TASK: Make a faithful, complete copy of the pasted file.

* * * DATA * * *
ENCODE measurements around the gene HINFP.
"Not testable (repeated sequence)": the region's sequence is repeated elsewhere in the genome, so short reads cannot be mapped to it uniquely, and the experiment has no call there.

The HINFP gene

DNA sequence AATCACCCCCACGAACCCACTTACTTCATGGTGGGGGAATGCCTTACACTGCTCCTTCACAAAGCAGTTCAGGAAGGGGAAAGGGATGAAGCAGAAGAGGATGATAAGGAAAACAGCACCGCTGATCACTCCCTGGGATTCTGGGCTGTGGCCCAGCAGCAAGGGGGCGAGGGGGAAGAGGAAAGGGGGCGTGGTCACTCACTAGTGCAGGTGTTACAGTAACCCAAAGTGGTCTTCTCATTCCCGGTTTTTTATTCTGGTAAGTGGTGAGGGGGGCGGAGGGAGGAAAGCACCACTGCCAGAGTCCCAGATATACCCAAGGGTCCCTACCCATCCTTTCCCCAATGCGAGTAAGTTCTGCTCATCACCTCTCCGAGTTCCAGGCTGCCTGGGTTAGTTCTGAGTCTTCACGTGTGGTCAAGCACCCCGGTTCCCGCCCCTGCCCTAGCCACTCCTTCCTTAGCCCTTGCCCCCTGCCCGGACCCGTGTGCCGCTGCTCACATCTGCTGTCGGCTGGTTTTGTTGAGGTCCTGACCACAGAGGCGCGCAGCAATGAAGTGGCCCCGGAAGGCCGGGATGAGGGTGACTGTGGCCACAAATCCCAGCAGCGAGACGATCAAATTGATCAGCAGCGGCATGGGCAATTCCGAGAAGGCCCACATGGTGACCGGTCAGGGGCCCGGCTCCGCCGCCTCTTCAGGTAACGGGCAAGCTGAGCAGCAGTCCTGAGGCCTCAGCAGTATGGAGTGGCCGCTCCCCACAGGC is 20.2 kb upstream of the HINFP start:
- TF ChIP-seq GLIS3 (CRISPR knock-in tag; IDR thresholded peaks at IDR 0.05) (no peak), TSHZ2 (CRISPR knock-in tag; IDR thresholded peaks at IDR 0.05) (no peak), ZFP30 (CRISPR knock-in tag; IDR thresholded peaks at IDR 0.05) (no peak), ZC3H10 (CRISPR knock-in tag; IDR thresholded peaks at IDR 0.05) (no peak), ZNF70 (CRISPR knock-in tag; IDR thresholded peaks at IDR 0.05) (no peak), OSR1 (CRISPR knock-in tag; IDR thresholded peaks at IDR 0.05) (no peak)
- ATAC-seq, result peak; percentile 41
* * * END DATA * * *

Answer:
ENCODE measurements around the gene HINFP.
"Not testable (repeated sequence)": the region's sequence is repeated elsewhere in the genome, so short reads cannot be mapped to it uniquely, and the experiment has no call there.

The HINFP gene

DNA sequence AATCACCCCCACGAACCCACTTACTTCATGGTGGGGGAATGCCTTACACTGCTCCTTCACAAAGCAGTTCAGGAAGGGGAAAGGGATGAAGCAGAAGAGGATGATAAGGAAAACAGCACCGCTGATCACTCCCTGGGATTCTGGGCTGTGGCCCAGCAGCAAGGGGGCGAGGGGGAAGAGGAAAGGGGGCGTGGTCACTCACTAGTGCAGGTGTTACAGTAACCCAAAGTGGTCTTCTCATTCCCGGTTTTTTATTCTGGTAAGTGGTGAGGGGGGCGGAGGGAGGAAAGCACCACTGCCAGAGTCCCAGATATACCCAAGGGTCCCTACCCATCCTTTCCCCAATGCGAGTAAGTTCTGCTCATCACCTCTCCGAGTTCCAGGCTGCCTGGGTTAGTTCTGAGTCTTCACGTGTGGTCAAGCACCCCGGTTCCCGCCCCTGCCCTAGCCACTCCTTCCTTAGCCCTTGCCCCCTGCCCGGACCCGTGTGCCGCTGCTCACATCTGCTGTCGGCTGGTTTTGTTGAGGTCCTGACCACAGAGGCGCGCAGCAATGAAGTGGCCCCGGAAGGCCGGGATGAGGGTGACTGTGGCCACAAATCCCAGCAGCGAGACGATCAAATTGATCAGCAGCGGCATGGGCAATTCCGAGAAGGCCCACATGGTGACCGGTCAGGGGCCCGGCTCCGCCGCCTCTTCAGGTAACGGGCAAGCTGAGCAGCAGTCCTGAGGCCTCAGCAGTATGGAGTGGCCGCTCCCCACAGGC is 20.2 kb upstream of the HINFP start:
- TF ChIP-seq GLIS3 (CRISPR knock-in tag; IDR thresholded peaks at IDR 0.05) (no peak), TSHZ2 (CRISPR knock-in tag; IDR thresholded peaks at IDR 0.05) (no peak), ZFP30 (CRISPR knock-in tag; IDR thresholded peaks at IDR 0.05) (no peak), ZC3H10 (CRISPR knock-in tag; IDR thresholded peaks at IDR 0.05) (no peak), ZNF70 (CRISPR knock-in tag; IDR thresholded peaks at IDR 0.05) (no peak), OSR1 (CRISPR knock-in tag; IDR thresholded peaks at IDR 0.05) (no peak)
- ATAC-seq, result peak; percentile 41